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Nice Girls Suffer Worst
With an abusive father and a distracted mother, she guessed she always knew she was on her own. “I learned not to ask for much,” she told me once. “And to bite my tongue,” she laughed.
“You know, you deserved a whole lot more than any of this,” I told her as she was sprawled across the floor.
Her eyes were weak, barely open, but she laughed and tried to make it sound genuine. It didn’t; it was frail, pained. But she tried, she always tried. “And the antelope deserved to prance.”
“As opposed to –?”
“Getting devoured by lions, of course. Don’t you get it? I’m the antelope. Life, the lion – roar.”
Even then, lying in a pool of her own blood, waiting for an ambulance to come, she didn’t pity herself. Nor did she let me pity her, as much as I wished she would. Just this once. Her pale face, her broken, gray eyes. Dry, parted lips. “You don’t have to make light of this, you know,” I told her, “I won’t tell anyone if you show a little weakness here.”
“You’re practically begging me,” inhale. “To feel sorry for myself,” exhale. “And I don’t.”
“No, I’m begging you to admit that this shouldn’t’ve happened; not to you.”
“Whether it should or shouldn’t have, it did, okay, Malikai?” I didn’t mean to upset her. “It happened, and I can’t do anything about it. Why wish otherwise, as if that would do s***? Why wish my dad wasn’t a cokehead, alcoholic prick with a violent streak? Or that my mom gave a damn? I mean, it is what it is, Kai – not what it should be. And honestly, the sooner people realize that, the better off they’re bound to be.”
She was stubborn and she was a realist, and she was draining out all over the concrete floor of her basement. I wished not to argue with her. Instead, I held her hand. Kissed her forehead. Sat with her a while, praying to every god I could think of that she would be alright, that she would make it.
“I hear the ambulance; they’re almost here,” I said, startling her.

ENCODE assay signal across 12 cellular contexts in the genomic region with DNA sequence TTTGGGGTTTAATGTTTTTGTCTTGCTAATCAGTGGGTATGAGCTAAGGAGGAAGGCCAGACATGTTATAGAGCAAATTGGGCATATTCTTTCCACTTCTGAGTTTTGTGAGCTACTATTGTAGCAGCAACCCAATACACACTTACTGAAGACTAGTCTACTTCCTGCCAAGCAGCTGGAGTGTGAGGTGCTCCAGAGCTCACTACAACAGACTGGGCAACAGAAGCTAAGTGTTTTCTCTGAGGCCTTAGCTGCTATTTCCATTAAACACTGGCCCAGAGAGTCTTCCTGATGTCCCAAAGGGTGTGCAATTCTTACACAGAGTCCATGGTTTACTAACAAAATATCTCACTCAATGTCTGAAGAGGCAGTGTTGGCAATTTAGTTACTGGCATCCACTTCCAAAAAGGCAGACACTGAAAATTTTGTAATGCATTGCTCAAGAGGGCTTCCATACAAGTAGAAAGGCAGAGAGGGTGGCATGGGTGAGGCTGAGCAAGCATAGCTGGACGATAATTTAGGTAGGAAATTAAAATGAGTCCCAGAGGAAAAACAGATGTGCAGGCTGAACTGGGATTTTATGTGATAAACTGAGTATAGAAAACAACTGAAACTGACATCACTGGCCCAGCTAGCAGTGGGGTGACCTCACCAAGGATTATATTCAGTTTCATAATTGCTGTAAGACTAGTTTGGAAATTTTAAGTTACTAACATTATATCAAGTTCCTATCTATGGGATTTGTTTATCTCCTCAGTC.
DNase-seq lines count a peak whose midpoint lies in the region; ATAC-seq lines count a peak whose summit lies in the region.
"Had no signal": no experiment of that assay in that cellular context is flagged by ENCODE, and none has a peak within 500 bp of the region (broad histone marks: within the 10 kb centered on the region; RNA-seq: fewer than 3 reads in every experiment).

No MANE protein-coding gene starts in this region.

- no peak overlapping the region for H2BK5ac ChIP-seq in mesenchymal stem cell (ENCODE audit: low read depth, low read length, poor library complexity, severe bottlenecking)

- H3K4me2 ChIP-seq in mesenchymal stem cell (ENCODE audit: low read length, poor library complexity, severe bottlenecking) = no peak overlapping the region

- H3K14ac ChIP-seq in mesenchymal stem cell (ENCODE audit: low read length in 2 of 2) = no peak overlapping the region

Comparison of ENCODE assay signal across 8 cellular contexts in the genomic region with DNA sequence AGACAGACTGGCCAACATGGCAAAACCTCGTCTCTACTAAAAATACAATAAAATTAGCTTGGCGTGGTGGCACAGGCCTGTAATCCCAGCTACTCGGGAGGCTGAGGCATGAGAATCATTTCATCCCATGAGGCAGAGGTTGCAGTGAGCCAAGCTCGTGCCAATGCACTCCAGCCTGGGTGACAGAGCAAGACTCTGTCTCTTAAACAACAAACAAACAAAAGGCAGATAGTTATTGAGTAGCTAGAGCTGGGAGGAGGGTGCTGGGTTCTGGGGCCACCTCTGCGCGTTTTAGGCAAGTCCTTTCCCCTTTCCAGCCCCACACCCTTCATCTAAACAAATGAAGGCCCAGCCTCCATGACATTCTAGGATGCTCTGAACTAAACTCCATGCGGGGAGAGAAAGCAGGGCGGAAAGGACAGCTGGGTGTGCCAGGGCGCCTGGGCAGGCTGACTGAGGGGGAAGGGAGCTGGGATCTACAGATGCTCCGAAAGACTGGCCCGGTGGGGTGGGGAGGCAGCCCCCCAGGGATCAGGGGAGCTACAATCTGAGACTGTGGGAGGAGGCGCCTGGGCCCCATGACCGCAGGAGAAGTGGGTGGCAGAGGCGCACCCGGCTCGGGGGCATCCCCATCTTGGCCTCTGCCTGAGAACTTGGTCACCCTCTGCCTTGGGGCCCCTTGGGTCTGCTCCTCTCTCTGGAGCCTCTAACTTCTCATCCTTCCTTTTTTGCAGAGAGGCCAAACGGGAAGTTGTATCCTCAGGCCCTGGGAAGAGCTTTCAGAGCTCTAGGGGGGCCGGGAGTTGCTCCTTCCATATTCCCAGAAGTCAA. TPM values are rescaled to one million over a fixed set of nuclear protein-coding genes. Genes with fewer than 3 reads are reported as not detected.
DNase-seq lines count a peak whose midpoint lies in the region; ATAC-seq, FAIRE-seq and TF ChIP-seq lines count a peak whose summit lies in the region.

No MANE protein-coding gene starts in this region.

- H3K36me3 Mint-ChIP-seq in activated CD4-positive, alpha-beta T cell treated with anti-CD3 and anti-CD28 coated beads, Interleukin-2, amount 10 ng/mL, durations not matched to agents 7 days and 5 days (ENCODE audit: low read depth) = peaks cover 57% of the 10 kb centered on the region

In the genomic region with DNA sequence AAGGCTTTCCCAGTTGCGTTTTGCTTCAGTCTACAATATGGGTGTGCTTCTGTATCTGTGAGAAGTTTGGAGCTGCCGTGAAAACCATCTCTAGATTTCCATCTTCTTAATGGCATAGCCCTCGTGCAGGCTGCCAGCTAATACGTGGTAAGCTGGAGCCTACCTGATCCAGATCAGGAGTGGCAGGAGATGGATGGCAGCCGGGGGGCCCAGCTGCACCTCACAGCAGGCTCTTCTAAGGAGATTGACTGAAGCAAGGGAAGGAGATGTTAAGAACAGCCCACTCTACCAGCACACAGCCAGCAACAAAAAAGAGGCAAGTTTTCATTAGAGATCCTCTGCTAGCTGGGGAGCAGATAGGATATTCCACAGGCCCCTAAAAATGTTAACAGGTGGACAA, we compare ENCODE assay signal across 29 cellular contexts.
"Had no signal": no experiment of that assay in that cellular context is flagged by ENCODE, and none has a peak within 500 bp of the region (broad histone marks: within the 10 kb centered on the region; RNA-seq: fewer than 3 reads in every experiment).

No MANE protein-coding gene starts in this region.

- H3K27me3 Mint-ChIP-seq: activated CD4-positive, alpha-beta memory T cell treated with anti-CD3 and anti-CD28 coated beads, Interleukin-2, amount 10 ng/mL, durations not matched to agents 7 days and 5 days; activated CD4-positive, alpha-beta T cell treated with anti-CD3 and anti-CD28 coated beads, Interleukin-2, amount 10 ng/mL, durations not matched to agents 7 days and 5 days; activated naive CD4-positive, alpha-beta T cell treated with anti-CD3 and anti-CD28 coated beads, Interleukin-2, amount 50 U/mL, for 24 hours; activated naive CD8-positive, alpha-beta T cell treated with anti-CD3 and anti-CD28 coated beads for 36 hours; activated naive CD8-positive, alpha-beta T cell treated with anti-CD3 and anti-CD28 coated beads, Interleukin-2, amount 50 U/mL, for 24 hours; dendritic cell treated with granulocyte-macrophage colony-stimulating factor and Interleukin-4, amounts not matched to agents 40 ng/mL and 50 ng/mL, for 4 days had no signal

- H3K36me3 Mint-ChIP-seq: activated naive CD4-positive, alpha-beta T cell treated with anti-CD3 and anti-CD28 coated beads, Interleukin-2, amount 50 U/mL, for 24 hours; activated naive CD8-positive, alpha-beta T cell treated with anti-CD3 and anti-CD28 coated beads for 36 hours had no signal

“I’m wounded, not deaf,” she smiled as she closed her eyes. That smile. Weak as it was, it was still beautiful, still warm. Somehow.
They came in, the paramedics. Got her on the stretcher, asked her how she was. “Bloody,” she replied, “real, real bloody and awful tired.”
“You’re going to be just fine,” the man assured her, fastening her in. “You’re going to be alright.” I glared at him, hoping for his sake more than hers that this wasn’t another empty promise for her to face. I continued to hold her hand; she continued to breathe, slowly but steadily, making sure it took note of it, gazing into my eyes as a sign of assurance to me that she would make it. I must’ve been a mess; the girl seemed to be more worried about me than she was herself.
“Thank you,” she whispered to me as we pulled into the hospital. “Thank you so much, Kai.” Tears in her dull eyes, she squeezed my hand gently and smiled. I wanted to ask her, What for? But it goes without saying that it wasn’t the time nor the place to make her explain herself; so instead, I simply smiled back at her.
They got her out, brought her inside immediately. Made me stay in the waiting room for hours upon hours that felt like days – upon years. I tried to keep myself busy, tapping my foot, flipping through magazines, eating vending machine ham sandwiches. Eventually I gave up and chain-smoked my entire pack of Marlboro Smooths outside, and bummed another smoke from a visitor doing the same.
When they finally let me in to see her, she was smiling. It was a wounded smile, yes, but a real one. “It doesn’t hurt anymore, Kai,” she assured me. “I can’t feel it anymore. Everything’s going to be okay.”